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How to Embrace Complexity: Lessons from Industrial Design for Enterprise Architects

Sogeti Labs
April 14, 2017

People usually react in one of two ways to complex problems: either they come up with the universal all-inclusive solution that nobody is really happy with or they come up with very context-specific solutions that are not scalable. Says Wouter Kersten, industrial design researcher at TU Delft, at the DYA-day 2017.

On March 10 I hosted the DYA-day 2017. The greatest thing about organizing this annual Sogeti event for architects in the Netherlands is that the search for speakers always makes me meet interesting people. Such as Wouter Kersten. I first became aware of Wouter when colleague Ton Eusterbrock sent me a working paper named Context Variation by Design, of which Wouter was the first author. A paper well worth reading.

Wouter studies how to deal with complex problems. And his conclusion is that the tendency to simplify complex problems by dividing them up into smaller problems, also called hierarchical decomposition, does not lead to good solutions. We solve the smaller problems, but when we fit the subsolutions together the whole does not work the way we hoped it would. No surprise to Wouter. Because by subdividing we simplify where we should not simplify.

According to Wouter and colleagues, we cannot solve complex problems by subdividing them into smaller problems. Instead, we should enlarge them by looking at the problem space from as many different perspectives as possible. By including more perspectives we allow unexpected solutions to emerge. An example is the WakaWaka light. This is a light that works on sunlight, designed to be used in Africa where there is a lack of electricity but an abundance of the sun. The design of this light was compact, robust and reliable. But, because of this, too expensive for the target group. Instead of decomposing and compromising on the quality of the parts, the designers enlarged the problem space by thinking about other uses, other markets, other countries. And came up with the well-to-do western outdoor market. A market that is willing to pay for a light on solar power as a gadget. Even more so, if part of the money they pay for it, is used to produce another light for Africa. And thus, by enlarging their problem space they were able to achieve their original goal: providing light to Africa.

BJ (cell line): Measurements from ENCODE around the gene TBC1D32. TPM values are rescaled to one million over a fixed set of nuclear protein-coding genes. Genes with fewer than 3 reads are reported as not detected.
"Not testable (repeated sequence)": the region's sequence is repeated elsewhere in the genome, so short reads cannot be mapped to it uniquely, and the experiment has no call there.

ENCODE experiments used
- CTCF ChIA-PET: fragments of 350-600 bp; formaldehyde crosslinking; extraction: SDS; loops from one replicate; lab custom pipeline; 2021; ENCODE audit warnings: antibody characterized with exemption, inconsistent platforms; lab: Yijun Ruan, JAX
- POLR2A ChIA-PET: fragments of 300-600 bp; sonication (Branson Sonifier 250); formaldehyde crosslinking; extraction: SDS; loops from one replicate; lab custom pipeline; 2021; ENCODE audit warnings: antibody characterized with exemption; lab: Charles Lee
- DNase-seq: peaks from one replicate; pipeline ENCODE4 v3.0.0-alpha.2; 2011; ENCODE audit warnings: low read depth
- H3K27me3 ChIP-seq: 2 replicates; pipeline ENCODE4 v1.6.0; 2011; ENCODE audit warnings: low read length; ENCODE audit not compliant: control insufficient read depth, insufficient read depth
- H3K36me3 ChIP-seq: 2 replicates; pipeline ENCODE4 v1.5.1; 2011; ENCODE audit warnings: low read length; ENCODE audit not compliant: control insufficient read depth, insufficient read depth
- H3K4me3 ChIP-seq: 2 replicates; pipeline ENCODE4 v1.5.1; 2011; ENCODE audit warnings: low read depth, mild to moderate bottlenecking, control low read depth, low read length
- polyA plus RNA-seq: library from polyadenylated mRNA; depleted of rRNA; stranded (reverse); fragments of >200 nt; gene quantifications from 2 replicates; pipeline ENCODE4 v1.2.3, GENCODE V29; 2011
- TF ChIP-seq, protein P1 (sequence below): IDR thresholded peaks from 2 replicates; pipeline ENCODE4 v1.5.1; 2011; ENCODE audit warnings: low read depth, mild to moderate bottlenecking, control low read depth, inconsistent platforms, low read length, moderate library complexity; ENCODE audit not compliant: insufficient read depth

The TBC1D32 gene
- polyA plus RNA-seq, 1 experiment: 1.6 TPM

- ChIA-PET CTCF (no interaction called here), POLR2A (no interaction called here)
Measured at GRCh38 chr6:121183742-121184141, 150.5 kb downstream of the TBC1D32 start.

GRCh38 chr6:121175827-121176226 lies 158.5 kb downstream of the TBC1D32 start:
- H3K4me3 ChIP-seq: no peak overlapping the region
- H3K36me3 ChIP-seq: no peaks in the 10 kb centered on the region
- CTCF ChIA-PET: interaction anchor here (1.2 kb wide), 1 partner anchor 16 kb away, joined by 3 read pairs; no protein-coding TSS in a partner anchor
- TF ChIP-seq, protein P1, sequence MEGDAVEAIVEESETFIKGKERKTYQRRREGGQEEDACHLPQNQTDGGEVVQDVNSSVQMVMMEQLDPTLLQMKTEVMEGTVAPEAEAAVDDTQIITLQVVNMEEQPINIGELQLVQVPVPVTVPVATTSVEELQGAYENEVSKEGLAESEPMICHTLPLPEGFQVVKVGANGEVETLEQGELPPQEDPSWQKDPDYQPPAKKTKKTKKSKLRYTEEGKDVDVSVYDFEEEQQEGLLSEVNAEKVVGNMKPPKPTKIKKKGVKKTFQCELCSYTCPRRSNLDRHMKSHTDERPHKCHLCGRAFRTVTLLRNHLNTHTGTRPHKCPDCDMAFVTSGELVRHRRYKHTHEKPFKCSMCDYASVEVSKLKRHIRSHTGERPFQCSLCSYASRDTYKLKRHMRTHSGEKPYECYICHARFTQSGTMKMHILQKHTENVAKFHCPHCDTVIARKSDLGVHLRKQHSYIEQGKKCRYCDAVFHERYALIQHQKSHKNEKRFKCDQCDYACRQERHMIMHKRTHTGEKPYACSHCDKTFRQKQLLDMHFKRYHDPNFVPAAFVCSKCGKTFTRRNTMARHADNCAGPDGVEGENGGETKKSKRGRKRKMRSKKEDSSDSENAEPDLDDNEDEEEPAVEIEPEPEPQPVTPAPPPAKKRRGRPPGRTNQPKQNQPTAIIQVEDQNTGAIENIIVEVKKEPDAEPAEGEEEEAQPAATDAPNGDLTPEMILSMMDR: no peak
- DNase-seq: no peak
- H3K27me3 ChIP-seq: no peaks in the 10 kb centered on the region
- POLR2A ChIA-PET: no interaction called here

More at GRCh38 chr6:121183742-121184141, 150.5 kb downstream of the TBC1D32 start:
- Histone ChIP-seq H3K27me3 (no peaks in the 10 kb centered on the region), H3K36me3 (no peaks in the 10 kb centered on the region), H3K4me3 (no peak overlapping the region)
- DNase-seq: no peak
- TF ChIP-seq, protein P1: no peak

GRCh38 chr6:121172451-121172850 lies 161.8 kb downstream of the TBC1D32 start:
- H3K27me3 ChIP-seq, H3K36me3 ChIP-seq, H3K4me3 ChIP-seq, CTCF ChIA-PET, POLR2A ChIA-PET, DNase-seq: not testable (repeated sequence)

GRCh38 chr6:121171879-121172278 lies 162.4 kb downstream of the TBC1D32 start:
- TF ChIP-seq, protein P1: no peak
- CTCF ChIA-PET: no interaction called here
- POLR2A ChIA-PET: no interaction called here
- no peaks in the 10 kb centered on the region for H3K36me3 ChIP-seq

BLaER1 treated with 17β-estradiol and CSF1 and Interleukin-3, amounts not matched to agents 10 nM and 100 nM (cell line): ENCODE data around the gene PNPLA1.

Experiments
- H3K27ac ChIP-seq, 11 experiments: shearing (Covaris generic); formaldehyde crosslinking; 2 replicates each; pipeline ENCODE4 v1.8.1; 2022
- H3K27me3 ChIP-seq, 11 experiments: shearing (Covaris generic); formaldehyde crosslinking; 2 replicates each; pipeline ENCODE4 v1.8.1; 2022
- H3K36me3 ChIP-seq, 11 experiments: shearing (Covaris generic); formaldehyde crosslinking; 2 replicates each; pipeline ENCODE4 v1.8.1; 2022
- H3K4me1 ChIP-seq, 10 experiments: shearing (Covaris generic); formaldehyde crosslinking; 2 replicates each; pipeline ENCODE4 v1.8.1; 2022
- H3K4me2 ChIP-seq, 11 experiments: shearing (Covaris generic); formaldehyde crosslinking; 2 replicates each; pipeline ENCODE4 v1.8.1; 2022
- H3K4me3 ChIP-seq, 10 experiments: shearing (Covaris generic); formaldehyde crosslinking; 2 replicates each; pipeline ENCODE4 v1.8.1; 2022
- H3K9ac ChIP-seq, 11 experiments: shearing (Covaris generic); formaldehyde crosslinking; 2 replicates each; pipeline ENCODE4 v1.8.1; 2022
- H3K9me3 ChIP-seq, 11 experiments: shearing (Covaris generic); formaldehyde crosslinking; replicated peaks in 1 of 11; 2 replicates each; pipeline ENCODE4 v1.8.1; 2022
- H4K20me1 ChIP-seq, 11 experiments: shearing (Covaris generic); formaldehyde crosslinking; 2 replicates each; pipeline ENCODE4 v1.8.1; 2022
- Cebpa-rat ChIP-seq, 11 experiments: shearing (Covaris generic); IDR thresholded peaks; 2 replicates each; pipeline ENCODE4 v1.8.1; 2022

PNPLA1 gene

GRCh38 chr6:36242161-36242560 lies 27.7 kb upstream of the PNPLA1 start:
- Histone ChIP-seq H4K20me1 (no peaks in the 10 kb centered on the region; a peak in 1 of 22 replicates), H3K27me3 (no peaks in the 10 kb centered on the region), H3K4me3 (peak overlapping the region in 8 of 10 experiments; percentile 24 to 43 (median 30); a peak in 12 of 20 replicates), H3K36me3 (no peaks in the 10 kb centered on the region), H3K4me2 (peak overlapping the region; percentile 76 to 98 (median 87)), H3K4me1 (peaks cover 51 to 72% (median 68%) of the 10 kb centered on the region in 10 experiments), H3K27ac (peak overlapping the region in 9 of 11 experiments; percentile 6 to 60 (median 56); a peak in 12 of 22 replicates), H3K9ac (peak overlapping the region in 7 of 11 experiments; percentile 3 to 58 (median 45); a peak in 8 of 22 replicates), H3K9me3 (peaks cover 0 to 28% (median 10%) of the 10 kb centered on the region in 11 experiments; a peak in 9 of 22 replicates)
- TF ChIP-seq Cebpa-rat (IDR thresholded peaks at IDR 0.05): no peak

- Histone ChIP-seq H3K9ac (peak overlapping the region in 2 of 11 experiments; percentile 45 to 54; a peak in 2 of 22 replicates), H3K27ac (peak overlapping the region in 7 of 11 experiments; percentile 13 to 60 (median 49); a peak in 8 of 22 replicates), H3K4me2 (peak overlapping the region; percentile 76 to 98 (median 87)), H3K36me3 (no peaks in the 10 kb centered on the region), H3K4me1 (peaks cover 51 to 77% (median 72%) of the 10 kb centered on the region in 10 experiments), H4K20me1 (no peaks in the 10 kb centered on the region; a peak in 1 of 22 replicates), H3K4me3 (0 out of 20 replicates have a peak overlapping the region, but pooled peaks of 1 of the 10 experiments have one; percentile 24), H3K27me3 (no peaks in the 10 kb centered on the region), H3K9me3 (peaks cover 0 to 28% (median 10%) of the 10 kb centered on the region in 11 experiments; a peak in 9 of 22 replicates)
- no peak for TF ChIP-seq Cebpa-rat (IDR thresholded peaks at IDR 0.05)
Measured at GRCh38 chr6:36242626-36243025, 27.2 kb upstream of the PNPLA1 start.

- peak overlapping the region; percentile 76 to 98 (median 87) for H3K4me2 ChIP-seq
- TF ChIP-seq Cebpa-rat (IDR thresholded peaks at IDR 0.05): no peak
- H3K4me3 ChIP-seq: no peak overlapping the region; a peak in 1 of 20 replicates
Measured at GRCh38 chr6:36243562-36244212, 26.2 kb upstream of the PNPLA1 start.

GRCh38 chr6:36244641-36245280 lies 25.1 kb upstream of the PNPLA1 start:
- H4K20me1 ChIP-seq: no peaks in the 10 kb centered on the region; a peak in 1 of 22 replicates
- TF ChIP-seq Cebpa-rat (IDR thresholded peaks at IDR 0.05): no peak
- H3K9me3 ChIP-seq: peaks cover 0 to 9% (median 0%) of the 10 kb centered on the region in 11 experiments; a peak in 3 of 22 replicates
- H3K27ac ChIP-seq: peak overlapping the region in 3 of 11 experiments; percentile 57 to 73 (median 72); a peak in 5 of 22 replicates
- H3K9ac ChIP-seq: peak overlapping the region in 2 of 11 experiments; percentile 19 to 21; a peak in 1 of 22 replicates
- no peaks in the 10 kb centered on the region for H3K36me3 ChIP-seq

When Wouter discussed this example at the DYA-day, it reminded me of a story from a long time ago. This story is about a financial institution that had to replace all management information systems in their many local branches because the systems were the end of life technically. Instead of replacing a couple of hundred systems by new technology, however, one smart architect took a broader view, enlarging the problem space, and asked himself, do we even need these management systems anymore? The answer appeared to be no, because of changes in reporting requirements from the central bank. Which led to phasing out of a couple of hundred systems while slightly adapting one central application and an annual saving of 20 million euro. Seems to me another nice example of enlarging the problem space in order to arrive at a better solution.

Wouter has me convinced: from now on I will no longer succumb to the temptation of breaking down complex problems into smaller, easier problems, thus simplifying where I shouldn’t simplify. And never again will I say that we should not involve more people. As long as they bring in new perspectives, from now on, everyone is welcome.

About the author

SogetiLabs gathers distinguished technology leaders from around the Sogeti world. It is an initiative explaining not how IT works, but what IT means for business.


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